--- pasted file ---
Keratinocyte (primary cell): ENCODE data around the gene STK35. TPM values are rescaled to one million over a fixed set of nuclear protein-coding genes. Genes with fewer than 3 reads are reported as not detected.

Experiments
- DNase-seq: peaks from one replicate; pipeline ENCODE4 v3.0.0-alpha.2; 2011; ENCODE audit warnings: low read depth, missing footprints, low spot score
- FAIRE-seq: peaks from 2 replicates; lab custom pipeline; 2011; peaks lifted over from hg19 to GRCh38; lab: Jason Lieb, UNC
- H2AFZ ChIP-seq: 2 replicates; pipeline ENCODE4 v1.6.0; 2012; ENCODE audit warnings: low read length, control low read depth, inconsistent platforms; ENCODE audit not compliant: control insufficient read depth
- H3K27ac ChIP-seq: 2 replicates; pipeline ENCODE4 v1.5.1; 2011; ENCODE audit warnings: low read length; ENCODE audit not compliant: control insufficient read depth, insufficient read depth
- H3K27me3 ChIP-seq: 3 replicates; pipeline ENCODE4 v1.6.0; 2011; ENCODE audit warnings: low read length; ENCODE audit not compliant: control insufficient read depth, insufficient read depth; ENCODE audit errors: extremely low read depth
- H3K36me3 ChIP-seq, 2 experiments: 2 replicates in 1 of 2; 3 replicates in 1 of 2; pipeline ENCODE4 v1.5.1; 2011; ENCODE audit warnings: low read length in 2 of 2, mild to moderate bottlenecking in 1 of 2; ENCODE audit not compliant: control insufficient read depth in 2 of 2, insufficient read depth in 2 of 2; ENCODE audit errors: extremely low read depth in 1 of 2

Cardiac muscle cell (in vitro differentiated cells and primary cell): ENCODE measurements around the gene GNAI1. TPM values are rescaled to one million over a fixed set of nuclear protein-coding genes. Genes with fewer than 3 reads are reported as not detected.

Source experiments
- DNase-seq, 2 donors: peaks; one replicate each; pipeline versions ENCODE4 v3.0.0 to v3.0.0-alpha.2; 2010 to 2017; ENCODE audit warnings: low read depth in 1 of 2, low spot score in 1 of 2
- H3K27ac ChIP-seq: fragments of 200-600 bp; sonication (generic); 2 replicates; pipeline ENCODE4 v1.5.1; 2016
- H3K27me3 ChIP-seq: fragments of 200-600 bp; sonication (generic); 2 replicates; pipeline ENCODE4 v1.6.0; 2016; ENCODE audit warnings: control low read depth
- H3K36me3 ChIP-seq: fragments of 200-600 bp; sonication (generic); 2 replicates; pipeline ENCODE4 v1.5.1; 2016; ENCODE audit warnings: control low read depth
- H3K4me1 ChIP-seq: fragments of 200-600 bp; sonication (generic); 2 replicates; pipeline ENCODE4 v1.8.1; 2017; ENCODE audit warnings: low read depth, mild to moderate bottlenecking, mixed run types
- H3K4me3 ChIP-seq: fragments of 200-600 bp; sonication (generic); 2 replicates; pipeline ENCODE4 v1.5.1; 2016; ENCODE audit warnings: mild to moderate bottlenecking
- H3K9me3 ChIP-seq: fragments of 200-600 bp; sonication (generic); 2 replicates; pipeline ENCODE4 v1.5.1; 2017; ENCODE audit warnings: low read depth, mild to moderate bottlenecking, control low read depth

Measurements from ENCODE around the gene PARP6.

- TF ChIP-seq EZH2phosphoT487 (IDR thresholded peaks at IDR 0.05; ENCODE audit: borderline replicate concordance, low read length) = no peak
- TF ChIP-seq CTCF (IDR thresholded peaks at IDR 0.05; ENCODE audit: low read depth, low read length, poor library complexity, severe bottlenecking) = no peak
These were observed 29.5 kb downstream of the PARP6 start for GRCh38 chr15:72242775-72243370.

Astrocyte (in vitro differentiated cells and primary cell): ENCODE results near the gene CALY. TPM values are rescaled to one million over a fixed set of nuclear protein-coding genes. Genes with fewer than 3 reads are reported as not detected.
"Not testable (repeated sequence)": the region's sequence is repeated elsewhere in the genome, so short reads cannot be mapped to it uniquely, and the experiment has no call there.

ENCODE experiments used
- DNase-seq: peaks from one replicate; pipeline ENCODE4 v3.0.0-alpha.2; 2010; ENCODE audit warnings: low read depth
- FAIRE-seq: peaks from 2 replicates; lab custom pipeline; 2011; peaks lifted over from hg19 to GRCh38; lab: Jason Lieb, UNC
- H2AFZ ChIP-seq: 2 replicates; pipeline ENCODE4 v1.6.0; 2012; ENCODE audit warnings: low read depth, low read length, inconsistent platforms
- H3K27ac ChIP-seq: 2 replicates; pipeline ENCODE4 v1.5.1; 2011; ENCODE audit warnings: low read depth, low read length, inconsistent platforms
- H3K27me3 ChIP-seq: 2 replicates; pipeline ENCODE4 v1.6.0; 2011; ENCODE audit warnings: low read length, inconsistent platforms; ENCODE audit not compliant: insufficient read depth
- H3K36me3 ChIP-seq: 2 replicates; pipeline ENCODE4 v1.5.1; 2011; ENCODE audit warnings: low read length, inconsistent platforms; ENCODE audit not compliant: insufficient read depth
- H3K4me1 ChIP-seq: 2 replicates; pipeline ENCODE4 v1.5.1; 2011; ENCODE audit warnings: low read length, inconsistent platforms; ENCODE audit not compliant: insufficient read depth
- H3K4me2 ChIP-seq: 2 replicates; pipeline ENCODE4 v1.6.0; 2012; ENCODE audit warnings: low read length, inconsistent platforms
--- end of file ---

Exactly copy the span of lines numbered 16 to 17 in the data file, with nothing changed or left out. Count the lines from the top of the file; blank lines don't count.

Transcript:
- H3K4me3 ChIP-seq: fragments of 200-600 bp; sonication (generic); 2 replicates; pipeline ENCODE4 v1.5.1; 2016; ENCODE audit warnings: mild to moderate bottlenecking
- H3K9me3 ChIP-seq: fragments of 200-600 bp; sonication (generic); 2 replicates; pipeline ENCODE4 v1.5.1; 2017; ENCODE audit warnings: low read depth, mild to moderate bottlenecking, control low read depth